The Party takes Credit for the donation of lands decades ago to supply local clubs, it takes credit for all the local fundraising done by the club and its members.
    The party insists that its members children get 1st place, all others being categorized according to political affiliation.
    The party insists that a pledge of loyalty to the party be said everyday by the children, and that the children attend membership rallies and pledging ceremonies where they commit to the party throughout their formative years.
    The party’s manifesto is intertwined with every subject and there are up to 3 hours of study set aside per week to be used for political study along the party’s own lines.
    The local Chairman of the party (and it must be a man) takes the role of representing the party at the top of the Clubs management structure- He has the last word on the Hiring and firing of staff, promotions and sets the moral ethos of the club on party lines.

    Imagine you belong to a different party, you live in the village and you want your child to attend the club with his peers in the local community, given room in the club and at the discretion of the party Chairman you may use the Club, you will be expected to collect your child at any time in the day and remove him from the club should you wish to avoid direct Political indoctrination, but you must accept that the party owns the club and it will be biased unashamedly to the party line.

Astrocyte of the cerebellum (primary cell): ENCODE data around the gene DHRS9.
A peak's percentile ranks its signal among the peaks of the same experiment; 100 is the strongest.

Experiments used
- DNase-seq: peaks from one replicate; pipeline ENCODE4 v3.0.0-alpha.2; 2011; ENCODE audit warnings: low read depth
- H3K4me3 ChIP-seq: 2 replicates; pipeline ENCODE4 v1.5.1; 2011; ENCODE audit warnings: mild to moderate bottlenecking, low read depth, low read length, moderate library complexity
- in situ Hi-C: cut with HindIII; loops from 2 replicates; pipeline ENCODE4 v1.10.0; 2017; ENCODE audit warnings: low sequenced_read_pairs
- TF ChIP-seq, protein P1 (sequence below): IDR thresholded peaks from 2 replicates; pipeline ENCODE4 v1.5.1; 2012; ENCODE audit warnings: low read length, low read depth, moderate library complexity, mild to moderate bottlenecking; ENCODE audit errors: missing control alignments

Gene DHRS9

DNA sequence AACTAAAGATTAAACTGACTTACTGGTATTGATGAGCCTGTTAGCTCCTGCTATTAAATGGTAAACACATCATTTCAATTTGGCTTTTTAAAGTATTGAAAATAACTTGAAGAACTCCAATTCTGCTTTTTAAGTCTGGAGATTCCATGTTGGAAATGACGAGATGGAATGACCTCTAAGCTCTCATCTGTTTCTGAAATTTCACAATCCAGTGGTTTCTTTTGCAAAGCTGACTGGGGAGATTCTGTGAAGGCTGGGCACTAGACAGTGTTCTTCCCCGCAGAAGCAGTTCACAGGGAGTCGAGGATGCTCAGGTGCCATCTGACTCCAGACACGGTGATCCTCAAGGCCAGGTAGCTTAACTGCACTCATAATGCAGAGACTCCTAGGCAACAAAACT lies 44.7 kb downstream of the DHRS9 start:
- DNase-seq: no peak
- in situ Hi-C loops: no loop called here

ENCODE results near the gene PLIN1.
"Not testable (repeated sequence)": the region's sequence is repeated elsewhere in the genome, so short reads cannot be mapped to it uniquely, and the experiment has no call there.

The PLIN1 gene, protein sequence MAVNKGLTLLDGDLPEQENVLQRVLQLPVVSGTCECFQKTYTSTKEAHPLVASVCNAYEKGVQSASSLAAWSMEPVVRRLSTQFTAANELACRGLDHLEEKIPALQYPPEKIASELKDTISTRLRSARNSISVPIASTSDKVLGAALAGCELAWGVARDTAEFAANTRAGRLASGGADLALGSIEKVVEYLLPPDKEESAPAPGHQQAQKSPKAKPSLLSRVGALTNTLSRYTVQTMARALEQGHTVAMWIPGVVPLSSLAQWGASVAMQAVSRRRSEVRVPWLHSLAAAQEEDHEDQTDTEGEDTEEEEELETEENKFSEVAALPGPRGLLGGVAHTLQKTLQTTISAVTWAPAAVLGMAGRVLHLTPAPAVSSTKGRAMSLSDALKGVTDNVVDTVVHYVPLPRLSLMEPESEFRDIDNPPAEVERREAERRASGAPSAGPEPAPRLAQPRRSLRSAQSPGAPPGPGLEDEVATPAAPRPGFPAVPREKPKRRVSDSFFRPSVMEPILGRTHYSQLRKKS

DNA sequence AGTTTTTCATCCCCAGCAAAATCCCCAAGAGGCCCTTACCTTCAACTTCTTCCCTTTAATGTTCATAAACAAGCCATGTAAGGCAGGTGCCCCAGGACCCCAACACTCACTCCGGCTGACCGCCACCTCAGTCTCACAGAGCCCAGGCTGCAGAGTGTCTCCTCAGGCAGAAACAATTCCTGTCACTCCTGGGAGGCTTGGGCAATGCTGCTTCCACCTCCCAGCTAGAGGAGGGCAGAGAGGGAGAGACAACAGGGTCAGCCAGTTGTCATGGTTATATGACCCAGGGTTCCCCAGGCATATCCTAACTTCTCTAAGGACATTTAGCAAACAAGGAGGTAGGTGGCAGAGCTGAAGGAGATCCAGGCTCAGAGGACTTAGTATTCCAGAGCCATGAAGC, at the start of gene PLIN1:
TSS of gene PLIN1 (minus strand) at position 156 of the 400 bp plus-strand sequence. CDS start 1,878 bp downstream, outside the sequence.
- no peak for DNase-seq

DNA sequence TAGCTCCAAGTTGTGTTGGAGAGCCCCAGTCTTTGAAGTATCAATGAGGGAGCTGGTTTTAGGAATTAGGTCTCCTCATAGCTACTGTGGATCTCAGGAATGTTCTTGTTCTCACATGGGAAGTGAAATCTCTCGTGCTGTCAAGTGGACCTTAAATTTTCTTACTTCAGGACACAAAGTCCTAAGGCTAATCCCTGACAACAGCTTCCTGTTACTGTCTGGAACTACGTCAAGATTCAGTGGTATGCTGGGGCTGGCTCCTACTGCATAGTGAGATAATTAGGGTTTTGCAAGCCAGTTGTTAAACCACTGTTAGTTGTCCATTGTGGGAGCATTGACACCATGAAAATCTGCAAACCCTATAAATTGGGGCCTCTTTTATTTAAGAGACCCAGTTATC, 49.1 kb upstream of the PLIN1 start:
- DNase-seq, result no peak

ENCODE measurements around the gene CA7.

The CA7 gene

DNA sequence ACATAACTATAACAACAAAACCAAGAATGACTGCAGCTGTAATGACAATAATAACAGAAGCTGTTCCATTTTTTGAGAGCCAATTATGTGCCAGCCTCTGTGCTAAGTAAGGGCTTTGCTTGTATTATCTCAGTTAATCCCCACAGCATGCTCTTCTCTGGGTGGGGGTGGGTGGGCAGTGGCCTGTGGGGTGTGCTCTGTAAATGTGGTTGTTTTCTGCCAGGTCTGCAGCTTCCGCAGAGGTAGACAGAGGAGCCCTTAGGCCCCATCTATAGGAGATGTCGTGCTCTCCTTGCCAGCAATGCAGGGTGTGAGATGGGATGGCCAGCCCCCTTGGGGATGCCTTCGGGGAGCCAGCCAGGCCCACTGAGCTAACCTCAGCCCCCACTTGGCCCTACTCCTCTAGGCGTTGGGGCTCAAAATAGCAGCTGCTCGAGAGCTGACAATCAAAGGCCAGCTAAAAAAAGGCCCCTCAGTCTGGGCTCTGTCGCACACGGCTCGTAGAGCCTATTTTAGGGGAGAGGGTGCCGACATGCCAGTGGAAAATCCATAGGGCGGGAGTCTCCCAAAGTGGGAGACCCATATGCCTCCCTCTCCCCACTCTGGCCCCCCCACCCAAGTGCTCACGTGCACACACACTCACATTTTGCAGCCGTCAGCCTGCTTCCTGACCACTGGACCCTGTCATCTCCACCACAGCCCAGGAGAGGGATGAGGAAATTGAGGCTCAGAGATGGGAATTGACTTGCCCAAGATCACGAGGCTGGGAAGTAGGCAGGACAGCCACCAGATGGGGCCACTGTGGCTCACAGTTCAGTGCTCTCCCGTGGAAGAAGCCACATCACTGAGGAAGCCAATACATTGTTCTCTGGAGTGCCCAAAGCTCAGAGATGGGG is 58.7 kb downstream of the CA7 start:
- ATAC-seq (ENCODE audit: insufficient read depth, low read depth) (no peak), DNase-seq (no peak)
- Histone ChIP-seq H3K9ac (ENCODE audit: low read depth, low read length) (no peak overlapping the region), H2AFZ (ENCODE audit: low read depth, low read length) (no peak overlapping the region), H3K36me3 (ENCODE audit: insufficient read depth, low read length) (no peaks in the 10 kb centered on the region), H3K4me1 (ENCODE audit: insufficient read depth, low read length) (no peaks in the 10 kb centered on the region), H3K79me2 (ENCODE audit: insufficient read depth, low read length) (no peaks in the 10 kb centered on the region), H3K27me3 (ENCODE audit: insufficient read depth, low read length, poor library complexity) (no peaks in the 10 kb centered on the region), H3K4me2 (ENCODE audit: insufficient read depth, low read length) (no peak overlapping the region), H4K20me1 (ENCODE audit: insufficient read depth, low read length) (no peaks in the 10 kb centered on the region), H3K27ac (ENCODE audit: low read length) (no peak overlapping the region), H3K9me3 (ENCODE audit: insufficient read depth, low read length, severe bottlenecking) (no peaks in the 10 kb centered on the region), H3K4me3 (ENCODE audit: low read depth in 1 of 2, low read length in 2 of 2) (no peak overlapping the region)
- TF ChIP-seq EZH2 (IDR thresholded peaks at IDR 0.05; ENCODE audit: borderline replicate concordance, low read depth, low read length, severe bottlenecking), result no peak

The Party also happens to run every club in your area, except for one oversubscribed one miles away in the local town.

    You decide this is unfair- You pay your GAA tax, You help fundraise, the Club is in your village and is funded as part of the GAA remit to serve the entire community.
    You do not want to separate your child on political lines, you do not want to remove him from his community- you see no need for a club that is directly financed by people of all political persuasions in the community to be controlled and to work for a political cause- you campaign for change.
    Now, re read the political party line in the opening letter and tell me if there is not something disturbing about a triumphalist claim to ownership that is all about the party and tells us nothing about what is best for the children of the community.